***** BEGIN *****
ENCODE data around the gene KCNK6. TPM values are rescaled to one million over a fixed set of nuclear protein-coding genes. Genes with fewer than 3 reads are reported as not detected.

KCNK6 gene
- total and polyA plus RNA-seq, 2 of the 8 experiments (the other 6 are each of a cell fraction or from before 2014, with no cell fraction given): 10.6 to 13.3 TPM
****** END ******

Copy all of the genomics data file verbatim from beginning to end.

ENCODE data around the gene KCNK6. TPM values are rescaled to one million over a fixed set of nuclear protein-coding genes. Genes with fewer than 3 reads are reported as not detected.

KCNK6 gene
- total and polyA plus RNA-seq, 2 of the 8 experiments (the other 6 are each of a cell fraction or from before 2014, with no cell fraction given): 10.6 to 13.3 TPM